QAnon Conspiracy Theorists Are Going Bonkers Over Anne Heche’s Death

Last week, the actress Anne Heche died at the age of 53 after a devastating car crash in her Los Angeles neighborhood. Heche was a celebrated actor with film credits like Six Days, Seven Nights and Donnie Brasco under her belt, and had also turned in acclaimed performances in shows like Men in Trees and Hung. Yet her accomplishments had consistently been overshadowed by two things: her three-year relationship with Ellen DeGeneres in the late 1990s; her struggles with substance abuse and mental illness; and her erratic behavior, such as an interview she gave to Barbra Walters about embodying an alien named Celestia, often garnering headlines.

From what we know thus far about Heche’s death, it seems that she continued to struggle up to the last moments of her life. Footage from the accident shows that she had been driving at high speeds at the time of the crash, and a blood test taken shortly afterward found the presence of drugs in her system. The story of her life and death seems like a tragic yet clear-cut case of an explosive talent struggling with addiction and mental illness, who ultimately succumbed to her demons.

Yet conspiracy theorists on the internet did not see it that way. Instead, they saw the death of Anne Heche as proof of something else: that she had been murdered to cover up the crimes of Hollywood power players and “elites” like Jeffrey Epstein and Amber Heard.

Shortly after Heche died, a post started circulating on Twitter that garnered about 4,000 shares before it was deleted. The post read: “So actress Anne Heche, who died in a fiery car crash, was working on a movie titled The Girl In Room 13 about the Jeffrey Epstein ring.” The claim also circulated on Facebook, where many speculated that Heche had been murdered to cover up the truth about the disgraced billionaire financier, whose 2020 death by hanging in a New York prison has been ruled a suicide.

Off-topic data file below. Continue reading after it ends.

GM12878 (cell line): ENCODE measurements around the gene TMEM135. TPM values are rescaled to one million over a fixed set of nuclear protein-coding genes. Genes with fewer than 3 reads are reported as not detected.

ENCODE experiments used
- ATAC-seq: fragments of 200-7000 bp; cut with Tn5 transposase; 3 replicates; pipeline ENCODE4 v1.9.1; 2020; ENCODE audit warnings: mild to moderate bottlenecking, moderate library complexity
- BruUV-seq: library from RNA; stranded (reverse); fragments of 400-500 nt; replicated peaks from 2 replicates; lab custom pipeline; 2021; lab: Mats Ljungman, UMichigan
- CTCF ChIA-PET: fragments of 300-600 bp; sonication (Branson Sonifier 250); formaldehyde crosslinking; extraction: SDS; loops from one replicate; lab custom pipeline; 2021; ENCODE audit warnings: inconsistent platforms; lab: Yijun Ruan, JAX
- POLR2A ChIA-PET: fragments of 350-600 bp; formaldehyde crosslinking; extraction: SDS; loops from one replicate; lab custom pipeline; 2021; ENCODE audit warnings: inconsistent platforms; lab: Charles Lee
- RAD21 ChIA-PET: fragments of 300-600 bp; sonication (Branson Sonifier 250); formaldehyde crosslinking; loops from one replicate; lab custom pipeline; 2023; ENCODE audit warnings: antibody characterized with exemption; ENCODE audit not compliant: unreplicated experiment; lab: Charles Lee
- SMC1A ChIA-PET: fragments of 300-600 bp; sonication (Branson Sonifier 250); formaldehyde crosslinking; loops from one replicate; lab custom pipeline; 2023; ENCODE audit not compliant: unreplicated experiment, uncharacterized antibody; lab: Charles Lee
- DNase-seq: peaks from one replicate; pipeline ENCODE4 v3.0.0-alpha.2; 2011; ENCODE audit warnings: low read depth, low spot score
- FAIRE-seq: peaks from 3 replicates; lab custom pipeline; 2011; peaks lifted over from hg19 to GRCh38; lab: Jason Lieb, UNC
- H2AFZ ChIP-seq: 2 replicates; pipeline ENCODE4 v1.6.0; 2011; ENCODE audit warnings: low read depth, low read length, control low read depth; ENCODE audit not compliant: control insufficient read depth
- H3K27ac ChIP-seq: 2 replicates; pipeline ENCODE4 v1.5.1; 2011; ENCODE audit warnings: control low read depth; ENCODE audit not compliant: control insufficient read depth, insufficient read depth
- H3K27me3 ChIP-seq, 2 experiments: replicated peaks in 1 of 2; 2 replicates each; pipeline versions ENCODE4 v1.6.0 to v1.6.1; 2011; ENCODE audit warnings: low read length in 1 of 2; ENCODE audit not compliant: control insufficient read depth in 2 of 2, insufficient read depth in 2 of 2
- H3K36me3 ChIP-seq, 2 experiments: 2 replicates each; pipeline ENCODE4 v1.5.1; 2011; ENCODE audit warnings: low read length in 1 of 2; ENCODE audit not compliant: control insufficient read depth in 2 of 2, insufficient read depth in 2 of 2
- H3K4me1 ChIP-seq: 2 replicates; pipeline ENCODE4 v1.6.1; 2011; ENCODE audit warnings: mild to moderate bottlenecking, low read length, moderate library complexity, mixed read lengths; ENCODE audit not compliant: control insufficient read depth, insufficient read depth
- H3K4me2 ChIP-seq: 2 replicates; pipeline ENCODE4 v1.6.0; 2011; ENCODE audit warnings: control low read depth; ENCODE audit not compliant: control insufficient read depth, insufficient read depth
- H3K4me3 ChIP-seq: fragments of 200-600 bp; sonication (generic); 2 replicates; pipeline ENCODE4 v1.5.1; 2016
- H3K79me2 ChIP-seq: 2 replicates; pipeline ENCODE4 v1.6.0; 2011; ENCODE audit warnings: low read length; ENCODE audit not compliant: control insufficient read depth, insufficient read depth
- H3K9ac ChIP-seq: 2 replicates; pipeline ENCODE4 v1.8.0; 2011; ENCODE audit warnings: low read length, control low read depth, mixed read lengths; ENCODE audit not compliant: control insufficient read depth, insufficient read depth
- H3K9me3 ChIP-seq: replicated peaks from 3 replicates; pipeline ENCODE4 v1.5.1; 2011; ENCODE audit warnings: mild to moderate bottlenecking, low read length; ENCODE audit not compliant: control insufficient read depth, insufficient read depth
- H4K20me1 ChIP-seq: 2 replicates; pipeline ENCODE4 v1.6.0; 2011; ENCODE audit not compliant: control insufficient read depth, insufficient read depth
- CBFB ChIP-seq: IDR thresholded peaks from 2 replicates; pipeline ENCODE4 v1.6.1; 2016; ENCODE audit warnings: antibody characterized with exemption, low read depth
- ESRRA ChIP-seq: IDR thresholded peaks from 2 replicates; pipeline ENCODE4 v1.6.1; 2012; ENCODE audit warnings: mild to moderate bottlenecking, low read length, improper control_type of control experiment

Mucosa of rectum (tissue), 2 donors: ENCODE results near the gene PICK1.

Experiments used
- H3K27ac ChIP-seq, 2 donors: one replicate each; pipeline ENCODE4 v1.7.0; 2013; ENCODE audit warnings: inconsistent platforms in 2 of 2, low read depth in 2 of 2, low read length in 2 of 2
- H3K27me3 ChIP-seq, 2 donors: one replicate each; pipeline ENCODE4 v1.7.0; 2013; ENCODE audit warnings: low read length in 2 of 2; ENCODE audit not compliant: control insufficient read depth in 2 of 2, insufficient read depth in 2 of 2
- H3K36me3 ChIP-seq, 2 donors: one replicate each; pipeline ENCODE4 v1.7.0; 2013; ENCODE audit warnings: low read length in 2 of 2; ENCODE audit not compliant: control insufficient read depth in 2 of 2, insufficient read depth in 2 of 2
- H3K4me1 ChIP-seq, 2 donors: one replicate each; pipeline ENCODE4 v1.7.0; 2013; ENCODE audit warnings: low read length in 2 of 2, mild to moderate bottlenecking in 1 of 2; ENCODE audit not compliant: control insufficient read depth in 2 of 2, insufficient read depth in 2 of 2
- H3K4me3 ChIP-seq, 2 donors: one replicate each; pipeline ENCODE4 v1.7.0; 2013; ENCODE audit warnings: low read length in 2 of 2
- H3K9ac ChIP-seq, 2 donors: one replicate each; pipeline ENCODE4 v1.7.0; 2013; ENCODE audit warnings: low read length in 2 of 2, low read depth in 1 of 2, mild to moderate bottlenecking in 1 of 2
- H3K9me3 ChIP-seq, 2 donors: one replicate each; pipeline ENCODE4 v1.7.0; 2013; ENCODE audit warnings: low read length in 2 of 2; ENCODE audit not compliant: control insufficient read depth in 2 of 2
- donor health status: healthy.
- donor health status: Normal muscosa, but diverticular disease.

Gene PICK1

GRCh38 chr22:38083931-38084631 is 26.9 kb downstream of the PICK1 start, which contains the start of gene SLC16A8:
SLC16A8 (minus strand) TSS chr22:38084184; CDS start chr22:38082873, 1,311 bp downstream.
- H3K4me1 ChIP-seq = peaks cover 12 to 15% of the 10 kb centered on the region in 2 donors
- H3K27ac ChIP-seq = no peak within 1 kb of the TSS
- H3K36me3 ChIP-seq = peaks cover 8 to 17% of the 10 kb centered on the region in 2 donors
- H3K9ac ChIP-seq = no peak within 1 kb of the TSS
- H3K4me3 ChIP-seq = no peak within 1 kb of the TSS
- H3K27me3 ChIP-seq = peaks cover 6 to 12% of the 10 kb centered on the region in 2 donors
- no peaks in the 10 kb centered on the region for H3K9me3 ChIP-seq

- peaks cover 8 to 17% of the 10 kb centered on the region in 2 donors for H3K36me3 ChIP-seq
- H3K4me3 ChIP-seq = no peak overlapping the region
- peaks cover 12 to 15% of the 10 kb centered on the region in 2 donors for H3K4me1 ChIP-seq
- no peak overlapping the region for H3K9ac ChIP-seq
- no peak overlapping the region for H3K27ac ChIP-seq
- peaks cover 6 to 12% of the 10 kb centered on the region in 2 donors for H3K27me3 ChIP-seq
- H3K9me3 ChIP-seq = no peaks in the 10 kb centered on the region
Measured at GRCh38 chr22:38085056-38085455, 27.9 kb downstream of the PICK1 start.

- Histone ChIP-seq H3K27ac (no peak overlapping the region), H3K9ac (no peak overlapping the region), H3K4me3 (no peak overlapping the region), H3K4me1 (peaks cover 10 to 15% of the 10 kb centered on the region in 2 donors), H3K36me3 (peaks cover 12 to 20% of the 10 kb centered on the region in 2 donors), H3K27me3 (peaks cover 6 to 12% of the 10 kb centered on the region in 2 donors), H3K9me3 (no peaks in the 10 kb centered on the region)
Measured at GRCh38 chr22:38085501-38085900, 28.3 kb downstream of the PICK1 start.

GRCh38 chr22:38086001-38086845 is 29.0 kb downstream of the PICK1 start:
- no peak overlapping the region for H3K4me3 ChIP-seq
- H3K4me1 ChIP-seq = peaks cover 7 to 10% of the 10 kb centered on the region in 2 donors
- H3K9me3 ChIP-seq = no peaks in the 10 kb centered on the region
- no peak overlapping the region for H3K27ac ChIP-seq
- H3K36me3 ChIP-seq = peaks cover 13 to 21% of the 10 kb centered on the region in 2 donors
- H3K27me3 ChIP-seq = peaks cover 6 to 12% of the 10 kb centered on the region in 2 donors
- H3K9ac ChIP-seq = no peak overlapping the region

There was one problem with the claim: The Girl In Room 13, which is set to air on Lifetime in October, is not about Epstein, as a network spokesperson later confirmed. According to an IMDB synopsis, the film is about sex trafficking in general, as it tells the story of a woman (Heche’s daughter in the film) being held captive in a hotel room for the purpose of being sold for sex. But it’s not at all clear that the story is based on him (there is no evidence, for instance, that Epstein ever held a woman in a motel room against her will).

The Epstein rumor is not the only one surrounding Heche’s passing. QAnon influencer Liz Crokin, who has promoted the claim that Chrissy Teigen is connected to Pizzagate as well as the ludicrous idea that John F. Kennedy, Jr. faked his own death, recently posted that at the time of her death, Heche was working on the HBO show The Idol, which is produced by the Weeknd and is rumored to be inspired by Britney Spears (a prominent figure in the QAnon ecosystem). Crokin then baselessly speculated that Heche — who had publicly spoken in support of Heard’s ex and her former costar Johnny Depp earlier this year — was killed days after online rumors had started circulating that Heard used to throw Satanic sex parties in the apartment she’d shared with Depp. “What did Anne know?” Crokin’s post ominously concluded.

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Author: HP McLovincraft

Seeker of rabbit holes. Pessimist. Libertine. Contrarian. Your huckleberry. Possibly true tales of sanity-blasting horror also known as abject reality. Prepare yourself. Veteran of a thousand psychic wars. I have seen the fnords. Deplatformed on Tumblr and Twitter.

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